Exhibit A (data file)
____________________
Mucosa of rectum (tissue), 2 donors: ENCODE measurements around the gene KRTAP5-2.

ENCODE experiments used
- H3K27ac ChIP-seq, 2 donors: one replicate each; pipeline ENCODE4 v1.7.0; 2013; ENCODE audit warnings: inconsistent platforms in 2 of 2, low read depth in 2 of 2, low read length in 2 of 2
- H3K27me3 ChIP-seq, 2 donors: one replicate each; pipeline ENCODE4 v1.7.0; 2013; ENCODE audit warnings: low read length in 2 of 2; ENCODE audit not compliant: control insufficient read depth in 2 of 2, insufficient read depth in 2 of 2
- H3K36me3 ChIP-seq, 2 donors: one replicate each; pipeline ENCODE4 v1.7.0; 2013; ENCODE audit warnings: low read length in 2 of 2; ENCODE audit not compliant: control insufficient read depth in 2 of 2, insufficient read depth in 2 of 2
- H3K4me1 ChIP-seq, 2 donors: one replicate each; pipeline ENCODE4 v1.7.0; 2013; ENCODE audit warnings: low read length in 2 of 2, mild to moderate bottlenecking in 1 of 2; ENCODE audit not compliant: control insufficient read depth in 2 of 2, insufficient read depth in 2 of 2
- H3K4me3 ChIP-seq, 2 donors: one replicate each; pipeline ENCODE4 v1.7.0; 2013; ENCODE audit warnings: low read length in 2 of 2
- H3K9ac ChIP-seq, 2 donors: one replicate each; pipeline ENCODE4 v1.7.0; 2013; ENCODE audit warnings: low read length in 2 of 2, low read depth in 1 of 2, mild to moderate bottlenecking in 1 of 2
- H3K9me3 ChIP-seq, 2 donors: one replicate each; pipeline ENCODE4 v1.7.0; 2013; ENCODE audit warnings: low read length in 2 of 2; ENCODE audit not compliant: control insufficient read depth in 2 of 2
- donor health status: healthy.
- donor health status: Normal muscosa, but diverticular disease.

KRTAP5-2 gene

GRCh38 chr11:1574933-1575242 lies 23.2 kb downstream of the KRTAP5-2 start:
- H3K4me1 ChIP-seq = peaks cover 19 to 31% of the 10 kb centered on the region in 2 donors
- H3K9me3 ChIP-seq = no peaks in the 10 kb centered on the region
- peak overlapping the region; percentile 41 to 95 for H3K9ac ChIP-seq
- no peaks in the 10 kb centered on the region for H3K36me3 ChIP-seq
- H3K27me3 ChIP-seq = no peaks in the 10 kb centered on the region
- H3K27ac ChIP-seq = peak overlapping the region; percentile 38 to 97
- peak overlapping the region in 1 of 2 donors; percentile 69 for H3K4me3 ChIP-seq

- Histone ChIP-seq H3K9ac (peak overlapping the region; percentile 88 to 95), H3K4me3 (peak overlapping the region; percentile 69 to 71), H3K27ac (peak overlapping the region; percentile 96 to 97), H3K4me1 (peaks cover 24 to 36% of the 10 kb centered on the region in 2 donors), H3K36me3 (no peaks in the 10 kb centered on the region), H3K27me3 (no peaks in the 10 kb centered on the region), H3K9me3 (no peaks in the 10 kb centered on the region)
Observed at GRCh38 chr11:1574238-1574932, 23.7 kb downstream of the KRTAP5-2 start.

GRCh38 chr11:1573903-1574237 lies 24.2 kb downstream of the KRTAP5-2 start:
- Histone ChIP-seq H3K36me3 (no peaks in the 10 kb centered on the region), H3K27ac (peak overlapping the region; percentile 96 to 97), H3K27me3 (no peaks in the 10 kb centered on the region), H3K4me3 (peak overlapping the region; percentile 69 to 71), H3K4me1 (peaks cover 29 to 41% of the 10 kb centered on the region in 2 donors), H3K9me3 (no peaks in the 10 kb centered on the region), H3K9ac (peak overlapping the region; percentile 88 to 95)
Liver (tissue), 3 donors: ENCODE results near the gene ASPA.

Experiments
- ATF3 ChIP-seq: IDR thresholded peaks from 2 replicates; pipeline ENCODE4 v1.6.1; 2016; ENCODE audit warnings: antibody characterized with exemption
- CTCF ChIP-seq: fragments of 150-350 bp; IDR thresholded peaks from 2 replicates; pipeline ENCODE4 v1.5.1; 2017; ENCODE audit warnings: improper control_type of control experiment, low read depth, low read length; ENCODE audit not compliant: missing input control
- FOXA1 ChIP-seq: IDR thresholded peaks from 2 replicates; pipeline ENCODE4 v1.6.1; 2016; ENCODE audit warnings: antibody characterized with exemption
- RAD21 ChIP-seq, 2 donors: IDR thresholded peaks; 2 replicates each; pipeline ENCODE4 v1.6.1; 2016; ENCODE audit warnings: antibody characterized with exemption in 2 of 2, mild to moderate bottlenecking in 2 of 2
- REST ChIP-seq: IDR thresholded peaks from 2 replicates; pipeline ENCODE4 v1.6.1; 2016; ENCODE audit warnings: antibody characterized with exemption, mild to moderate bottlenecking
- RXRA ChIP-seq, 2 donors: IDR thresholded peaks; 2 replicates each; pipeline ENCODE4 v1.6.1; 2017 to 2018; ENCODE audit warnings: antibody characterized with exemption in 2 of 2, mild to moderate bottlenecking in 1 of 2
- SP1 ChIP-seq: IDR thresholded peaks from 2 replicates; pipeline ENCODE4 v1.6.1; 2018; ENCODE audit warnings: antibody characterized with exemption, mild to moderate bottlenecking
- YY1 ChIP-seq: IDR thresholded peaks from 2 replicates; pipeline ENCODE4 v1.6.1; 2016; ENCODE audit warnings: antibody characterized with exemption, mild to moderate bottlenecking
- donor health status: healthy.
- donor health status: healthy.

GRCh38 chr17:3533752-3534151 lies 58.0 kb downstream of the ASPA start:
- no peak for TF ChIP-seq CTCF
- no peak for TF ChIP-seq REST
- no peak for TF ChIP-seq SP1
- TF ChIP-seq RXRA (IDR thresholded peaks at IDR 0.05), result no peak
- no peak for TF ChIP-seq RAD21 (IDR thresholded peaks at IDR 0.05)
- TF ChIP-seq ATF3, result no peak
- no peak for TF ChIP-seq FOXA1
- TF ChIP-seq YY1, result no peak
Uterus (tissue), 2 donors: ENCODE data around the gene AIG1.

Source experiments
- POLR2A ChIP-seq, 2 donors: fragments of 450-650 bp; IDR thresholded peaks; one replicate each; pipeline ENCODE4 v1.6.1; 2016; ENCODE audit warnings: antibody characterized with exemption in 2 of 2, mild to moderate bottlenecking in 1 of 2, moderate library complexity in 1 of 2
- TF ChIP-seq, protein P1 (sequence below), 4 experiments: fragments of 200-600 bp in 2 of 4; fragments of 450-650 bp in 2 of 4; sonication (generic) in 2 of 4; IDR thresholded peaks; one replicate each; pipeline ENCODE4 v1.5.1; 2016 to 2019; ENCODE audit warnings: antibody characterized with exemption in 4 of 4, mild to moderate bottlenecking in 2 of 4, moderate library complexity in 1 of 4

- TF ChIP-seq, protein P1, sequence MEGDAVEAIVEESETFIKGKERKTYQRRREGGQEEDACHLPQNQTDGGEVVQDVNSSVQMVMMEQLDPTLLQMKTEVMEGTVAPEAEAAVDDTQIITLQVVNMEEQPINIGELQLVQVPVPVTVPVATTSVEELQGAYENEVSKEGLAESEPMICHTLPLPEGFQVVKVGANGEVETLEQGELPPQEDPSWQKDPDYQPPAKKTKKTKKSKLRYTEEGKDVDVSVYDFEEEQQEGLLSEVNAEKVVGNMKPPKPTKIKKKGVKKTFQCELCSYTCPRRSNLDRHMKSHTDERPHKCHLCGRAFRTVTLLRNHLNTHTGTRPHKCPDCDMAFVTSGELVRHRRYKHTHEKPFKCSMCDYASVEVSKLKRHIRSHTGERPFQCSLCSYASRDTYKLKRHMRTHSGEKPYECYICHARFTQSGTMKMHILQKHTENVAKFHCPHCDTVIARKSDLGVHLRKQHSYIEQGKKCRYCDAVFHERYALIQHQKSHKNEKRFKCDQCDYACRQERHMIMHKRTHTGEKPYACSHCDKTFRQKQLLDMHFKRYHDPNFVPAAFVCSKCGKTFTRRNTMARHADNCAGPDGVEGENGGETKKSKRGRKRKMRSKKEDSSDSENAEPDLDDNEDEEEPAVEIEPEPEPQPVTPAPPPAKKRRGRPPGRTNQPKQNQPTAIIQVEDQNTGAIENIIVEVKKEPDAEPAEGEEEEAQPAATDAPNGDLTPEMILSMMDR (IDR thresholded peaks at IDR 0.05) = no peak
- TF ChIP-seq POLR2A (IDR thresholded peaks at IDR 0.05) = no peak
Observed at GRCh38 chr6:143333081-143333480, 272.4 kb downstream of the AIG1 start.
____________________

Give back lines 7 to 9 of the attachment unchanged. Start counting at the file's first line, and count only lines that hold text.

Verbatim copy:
- H3K4me3 ChIP-seq, 2 donors: one replicate each; pipeline ENCODE4 v1.7.0; 2013; ENCODE audit warnings: low read length in 2 of 2
- H3K9ac ChIP-seq, 2 donors: one replicate each; pipeline ENCODE4 v1.7.0; 2013; ENCODE audit warnings: low read length in 2 of 2, low read depth in 1 of 2, mild to moderate bottlenecking in 1 of 2
- H3K9me3 ChIP-seq, 2 donors: one replicate each; pipeline ENCODE4 v1.7.0; 2013; ENCODE audit warnings: low read length in 2 of 2; ENCODE audit not compliant: control insufficient read depth in 2 of 2